Fairytales can come true

#179 in a series of true experiences in real estate
February 1997, Hills Newspapers

About a year ago our friends Mia and Caleb were taking a walk in Rockridge when they saw a for sale sign on a house at the corner of Ross and Chabot Road, a big old house on a large piece of land that they had long admired.

They hurried to a phone. “We just saw a sign on that house on Ross,” they said. “Can you show it to us?”

“It’s sold,” I told them. “I’m so sorry. I had no idea that you would be interested in that house or I would have called you when it first came on the market. It might make you feel better to know that it needs a lot of work. The foundation is all brick. It needs a roof, a new kitchen, electrical — lots.”

“But the land,” they said. “It’s huge. Think of the garden we could have there.”

They were very disappointed. There wasn’t much I could do. Finding another half-acre lot in the area wasn’t likely but I said I’d keep my eyes open, which I did.

Our friends are great gardeners. They grow old roses and spring bulbs, fig and persimmon trees; they even succeed with peonies. They have long since outgrown their existing garden space.

A number of times I searched the multiple listing for houses on large lots and we went to see every one. Nothing was suitable. Nothing compared to the lot on Ross Street.

Then in the first few days of January, I was going over the upcoming week’s tour and what did I find on the list — miracle of miracles — but the house on Ross. I couldn’t believe my eyes. It was the same house, wasn’t it? Why would it be for sale again so soon?

Anet and I jumped in the car to find out. Yes, same house. We called Mia and Caleb to tell them what we knew.

The price was $715,000, it would be held open on Thursday and on Sunday, the house was vacant. Offers would not be presented until the following Tuesday.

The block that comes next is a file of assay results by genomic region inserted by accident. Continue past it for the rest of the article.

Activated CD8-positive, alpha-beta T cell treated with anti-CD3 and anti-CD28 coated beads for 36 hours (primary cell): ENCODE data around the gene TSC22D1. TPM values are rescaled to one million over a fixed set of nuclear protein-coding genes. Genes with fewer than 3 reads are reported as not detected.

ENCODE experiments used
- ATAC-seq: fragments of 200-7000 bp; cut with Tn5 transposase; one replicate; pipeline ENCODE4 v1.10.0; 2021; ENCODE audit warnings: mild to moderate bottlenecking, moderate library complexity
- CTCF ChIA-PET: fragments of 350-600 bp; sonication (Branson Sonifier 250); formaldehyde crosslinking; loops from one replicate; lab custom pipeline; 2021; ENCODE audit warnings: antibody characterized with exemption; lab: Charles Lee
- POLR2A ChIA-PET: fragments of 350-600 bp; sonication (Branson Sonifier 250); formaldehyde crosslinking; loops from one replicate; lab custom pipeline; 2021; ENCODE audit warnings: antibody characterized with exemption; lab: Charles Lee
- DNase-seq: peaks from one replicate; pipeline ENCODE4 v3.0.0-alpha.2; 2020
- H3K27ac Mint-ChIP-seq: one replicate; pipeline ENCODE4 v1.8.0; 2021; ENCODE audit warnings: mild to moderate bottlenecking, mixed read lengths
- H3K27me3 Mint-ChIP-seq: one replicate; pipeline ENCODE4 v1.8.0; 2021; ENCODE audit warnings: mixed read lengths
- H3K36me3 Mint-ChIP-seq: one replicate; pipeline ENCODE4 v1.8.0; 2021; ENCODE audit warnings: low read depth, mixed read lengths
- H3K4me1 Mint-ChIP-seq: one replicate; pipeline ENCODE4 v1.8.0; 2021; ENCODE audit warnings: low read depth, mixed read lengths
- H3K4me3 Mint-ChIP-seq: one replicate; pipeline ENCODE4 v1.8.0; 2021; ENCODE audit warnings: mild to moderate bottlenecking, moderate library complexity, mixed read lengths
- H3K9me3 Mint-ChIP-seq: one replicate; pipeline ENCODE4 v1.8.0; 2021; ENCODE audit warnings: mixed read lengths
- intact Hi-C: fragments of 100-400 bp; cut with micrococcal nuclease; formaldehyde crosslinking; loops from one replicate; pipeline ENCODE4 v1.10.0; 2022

The present owners had paid $500,000 for the house, bought a new foundation ($75,000), put on a new roof ($25,000), done drainage work, redecorating, new furnace, some kitchen work, started clearing the tangle in the garden.

“We know,” said Mia. “We go by all the time and have been watching as they worked on the house. Why would they sell?”

They’d been transferred to New York. When they bought the house they’d expected to stay forever but the husband had been offered a new job, one he just couldn’t turn down. It was going to be very hard for them to let the house go.

I think even before she saw the inside, Mia was ready to buy it. But Caleb was out of town for a few days and offers wouldn’t be looked at until after that, and so Mia tried to contain herself, to think about other things.

The time dragged. Caleb returned, we went to the house a number of times, talked excitedly about the garden plans, also enlarging the kitchen, changing the master bedroom back to the way it had been when the house was built.

The entry hall and stairwell was covered in latter day painted paneling. Caleb was dying to remove it, find out if the original banister was underneath. We walked around and around the house trying to figure out where additions had been made, guessing what had been there from the first.

We all love the natural light in the house, the beautiful windows, the fine proportions of the downstairs rooms. So did others.